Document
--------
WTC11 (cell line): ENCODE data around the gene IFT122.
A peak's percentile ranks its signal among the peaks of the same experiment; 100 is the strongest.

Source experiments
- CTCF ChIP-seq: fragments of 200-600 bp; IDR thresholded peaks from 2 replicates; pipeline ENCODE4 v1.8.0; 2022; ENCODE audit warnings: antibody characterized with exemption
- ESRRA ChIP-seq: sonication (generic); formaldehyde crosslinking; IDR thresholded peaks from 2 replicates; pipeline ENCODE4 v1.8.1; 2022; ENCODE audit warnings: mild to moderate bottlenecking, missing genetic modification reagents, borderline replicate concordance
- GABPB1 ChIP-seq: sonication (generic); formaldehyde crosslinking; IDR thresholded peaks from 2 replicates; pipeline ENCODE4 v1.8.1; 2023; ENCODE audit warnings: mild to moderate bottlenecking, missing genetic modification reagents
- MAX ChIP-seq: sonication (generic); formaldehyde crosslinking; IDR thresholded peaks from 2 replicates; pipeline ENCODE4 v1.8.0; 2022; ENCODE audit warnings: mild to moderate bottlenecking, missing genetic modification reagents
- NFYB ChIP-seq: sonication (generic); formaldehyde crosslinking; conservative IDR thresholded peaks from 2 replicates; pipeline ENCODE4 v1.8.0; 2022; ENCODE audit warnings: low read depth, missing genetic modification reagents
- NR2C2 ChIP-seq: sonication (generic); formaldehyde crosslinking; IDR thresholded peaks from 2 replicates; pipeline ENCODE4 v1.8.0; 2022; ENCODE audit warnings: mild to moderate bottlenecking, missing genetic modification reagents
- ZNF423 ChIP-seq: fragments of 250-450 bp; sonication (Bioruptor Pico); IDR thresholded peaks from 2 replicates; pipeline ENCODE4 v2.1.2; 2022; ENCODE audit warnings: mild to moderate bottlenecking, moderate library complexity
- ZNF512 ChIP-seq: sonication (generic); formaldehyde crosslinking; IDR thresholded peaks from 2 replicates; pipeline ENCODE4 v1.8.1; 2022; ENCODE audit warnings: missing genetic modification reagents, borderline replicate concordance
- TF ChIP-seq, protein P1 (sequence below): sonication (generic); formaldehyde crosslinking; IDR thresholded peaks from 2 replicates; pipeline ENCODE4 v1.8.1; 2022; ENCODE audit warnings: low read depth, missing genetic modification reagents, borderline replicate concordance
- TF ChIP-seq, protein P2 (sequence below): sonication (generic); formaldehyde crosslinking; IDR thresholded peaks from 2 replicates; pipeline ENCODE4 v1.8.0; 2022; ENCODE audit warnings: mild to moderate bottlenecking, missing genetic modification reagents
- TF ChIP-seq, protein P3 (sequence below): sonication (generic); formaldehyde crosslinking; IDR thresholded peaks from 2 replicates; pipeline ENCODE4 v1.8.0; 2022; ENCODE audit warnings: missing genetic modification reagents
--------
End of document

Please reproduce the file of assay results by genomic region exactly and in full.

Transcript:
WTC11 (cell line): ENCODE data around the gene IFT122.
A peak's percentile ranks its signal among the peaks of the same experiment; 100 is the strongest.

Source experiments
- CTCF ChIP-seq: fragments of 200-600 bp; IDR thresholded peaks from 2 replicates; pipeline ENCODE4 v1.8.0; 2022; ENCODE audit warnings: antibody characterized with exemption
- ESRRA ChIP-seq: sonication (generic); formaldehyde crosslinking; IDR thresholded peaks from 2 replicates; pipeline ENCODE4 v1.8.1; 2022; ENCODE audit warnings: mild to moderate bottlenecking, missing genetic modification reagents, borderline replicate concordance
- GABPB1 ChIP-seq: sonication (generic); formaldehyde crosslinking; IDR thresholded peaks from 2 replicates; pipeline ENCODE4 v1.8.1; 2023; ENCODE audit warnings: mild to moderate bottlenecking, missing genetic modification reagents
- MAX ChIP-seq: sonication (generic); formaldehyde crosslinking; IDR thresholded peaks from 2 replicates; pipeline ENCODE4 v1.8.0; 2022; ENCODE audit warnings: mild to moderate bottlenecking, missing genetic modification reagents
- NFYB ChIP-seq: sonication (generic); formaldehyde crosslinking; conservative IDR thresholded peaks from 2 replicates; pipeline ENCODE4 v1.8.0; 2022; ENCODE audit warnings: low read depth, missing genetic modification reagents
- NR2C2 ChIP-seq: sonication (generic); formaldehyde crosslinking; IDR thresholded peaks from 2 replicates; pipeline ENCODE4 v1.8.0; 2022; ENCODE audit warnings: mild to moderate bottlenecking, missing genetic modification reagents
- ZNF423 ChIP-seq: fragments of 250-450 bp; sonication (Bioruptor Pico); IDR thresholded peaks from 2 replicates; pipeline ENCODE4 v2.1.2; 2022; ENCODE audit warnings: mild to moderate bottlenecking, moderate library complexity
- ZNF512 ChIP-seq: sonication (generic); formaldehyde crosslinking; IDR thresholded peaks from 2 replicates; pipeline ENCODE4 v1.8.1; 2022; ENCODE audit warnings: missing genetic modification reagents, borderline replicate concordance
- TF ChIP-seq, protein P1 (sequence below): sonication (generic); formaldehyde crosslinking; IDR thresholded peaks from 2 replicates; pipeline ENCODE4 v1.8.1; 2022; ENCODE audit warnings: low read depth, missing genetic modification reagents, borderline replicate concordance
- TF ChIP-seq, protein P2 (sequence below): sonication (generic); formaldehyde crosslinking; IDR thresholded peaks from 2 replicates; pipeline ENCODE4 v1.8.0; 2022; ENCODE audit warnings: mild to moderate bottlenecking, missing genetic modification reagents
- TF ChIP-seq, protein P3 (sequence below): sonication (generic); formaldehyde crosslinking; IDR thresholded peaks from 2 replicates; pipeline ENCODE4 v1.8.0; 2022; ENCODE audit warnings: missing genetic modification reagents